As anyone who uses Facebook has seen, the tributes to Prince started showing up fast and furious the minute he passed.
One really spoke to me in particular, and that one pointed out how Prince had such amazing success against all odds.
Obviously, I was not alone in being really shaken by Prince’s death, but with that post, I understood what was really stirred up in me.
I suspect that as people affected by addiction or the family disease of addiction, we all know something about the odds being against us.
The obstacles in these circumstances, or in the face of any kind of trauma, are immense.
And I could really see a parallel here.
It’s easy to forget what Prince started with. A 5’2″ effeminate black man born to a broken family with very little means in the rough and tumble neighborhood of northeast Minneapolis.
If the circumstances were any indication, this man was not supposed to succeed.
But he did, and he did so spectacularly. On his own terms.
Now, these aren’t my specific circumstances and they may or may not be yours either. But I nevertheless know something about the odds being against you.
So, at the very least, Prince’s death is a powerful reminder that we need to stop believing in our excuses.
But I think it goes even deeper than that.
Prince wasn’t just a success. He was a genius.
And so I thought about how he didn’t let his circumstances hold him back.
And given the fact that he stayed in Minnesota, gave so much to the Minnesota music scene and so many other local organizations, I started to think that Prince perhaps never even looked at his so-called limitations as such.
I mean, it’s easy to think that Prince would have never worn platform heels in all his appearances if he were taller. But man, he’d never be the same man without them!
The flirtatious effeminacy was so much of what made us all love him.
It’s clear, if you dig into his story, he never let any of that stuff mean anything. At least not anything that diminished his gifts.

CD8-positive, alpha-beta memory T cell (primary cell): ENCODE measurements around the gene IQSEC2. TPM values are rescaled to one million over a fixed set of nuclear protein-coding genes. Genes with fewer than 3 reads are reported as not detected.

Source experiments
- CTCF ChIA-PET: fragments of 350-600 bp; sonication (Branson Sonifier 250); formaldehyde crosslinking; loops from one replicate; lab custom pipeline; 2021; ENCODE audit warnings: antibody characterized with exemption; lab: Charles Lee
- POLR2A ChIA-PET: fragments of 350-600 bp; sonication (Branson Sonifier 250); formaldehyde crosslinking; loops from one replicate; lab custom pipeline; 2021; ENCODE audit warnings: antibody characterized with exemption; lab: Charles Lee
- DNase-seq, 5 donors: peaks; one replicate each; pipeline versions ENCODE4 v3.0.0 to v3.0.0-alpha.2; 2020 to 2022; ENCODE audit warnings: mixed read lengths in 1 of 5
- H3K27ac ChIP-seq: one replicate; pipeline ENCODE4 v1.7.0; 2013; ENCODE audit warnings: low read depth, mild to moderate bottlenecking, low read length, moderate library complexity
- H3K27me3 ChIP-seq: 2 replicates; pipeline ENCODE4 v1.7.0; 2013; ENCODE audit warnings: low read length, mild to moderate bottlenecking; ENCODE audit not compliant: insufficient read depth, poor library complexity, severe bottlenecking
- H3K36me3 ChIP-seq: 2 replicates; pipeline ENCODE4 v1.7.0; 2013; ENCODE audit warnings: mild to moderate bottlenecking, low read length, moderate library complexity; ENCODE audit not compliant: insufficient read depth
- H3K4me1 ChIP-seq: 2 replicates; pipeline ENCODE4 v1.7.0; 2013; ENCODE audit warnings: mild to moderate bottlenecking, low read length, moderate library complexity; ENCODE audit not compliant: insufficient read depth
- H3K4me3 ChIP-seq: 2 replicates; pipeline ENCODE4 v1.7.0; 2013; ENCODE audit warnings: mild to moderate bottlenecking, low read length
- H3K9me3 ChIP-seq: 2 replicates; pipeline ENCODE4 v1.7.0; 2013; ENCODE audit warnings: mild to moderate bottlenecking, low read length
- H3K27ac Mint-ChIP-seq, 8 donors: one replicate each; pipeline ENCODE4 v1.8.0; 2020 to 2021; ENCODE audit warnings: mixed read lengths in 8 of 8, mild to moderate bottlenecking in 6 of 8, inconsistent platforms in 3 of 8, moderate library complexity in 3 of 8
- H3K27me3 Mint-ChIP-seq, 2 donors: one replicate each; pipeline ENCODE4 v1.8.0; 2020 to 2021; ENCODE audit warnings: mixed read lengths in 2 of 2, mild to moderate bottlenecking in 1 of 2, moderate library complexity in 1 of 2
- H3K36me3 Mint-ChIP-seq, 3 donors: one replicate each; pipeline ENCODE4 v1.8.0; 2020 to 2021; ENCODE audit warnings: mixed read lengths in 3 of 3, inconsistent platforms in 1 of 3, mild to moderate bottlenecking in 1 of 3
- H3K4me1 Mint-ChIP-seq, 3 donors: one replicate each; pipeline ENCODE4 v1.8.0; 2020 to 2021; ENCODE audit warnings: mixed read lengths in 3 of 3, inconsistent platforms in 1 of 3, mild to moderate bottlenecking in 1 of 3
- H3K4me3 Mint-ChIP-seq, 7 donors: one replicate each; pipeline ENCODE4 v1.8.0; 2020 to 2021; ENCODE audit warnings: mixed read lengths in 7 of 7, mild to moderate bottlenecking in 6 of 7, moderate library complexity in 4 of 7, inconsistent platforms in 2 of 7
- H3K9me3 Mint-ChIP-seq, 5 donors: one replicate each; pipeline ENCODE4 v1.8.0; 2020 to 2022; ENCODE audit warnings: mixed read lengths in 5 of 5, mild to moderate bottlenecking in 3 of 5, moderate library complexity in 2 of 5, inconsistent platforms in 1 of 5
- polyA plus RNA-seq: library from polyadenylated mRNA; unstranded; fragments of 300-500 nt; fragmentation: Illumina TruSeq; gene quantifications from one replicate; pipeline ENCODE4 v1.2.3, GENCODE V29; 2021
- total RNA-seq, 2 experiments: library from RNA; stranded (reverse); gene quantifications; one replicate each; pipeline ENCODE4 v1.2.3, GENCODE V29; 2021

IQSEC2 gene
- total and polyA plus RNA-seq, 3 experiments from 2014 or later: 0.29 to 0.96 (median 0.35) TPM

Quite the contrary.
All of that, the height, the effeminacy, the challenging life circumstances. They were the fertile ground that nourished his gifts. It was the mud which the lotus actually requires to bloom.
And he never let any false beliefs stand in the way of that. It’s like he said a big FU to all the things the world would have said stood in his way.
So those are the two things we can learn from Prince:
1. To stop believing in our excuses.
2. And that which we perceive as our so-called obstacles are perhaps the key to unleashing our own world class genius.
Or, in other words, striving for perfection may be precisely what keeps us stuck in mediocrity.
And we are not broken.
No doubt, showing up completely embracing what others would consider shortcomings takes tremendous courage.
But let this be an invitation to stop calling yourself damaged goods.
I promise – the world will thank you.
And now, I have a question for you: How can you, too, be unapologetically yourself?
What obstacles might you need some courage to embrace in order to do that?
And how might embracing those aspects of who you are help you show up with more of your genius gifts in the world?
Share your answers in the comments on. I read every one.
P.S. I want to make sure I’m practicing what I preach about showing up. One thing about me is that I LOVE to dance. When I dance, I just feel like I’m truly living, holding nothing back. The Thursday Prince died, I knew I couldn’t just swallow the news and go to bed. So I recorded a video of myself dancing like a hot mess to Let’s Go Crazy and posted it as a farewell tribute to him. The sound’s not great, but here’s the video of my dance tribute to Prince.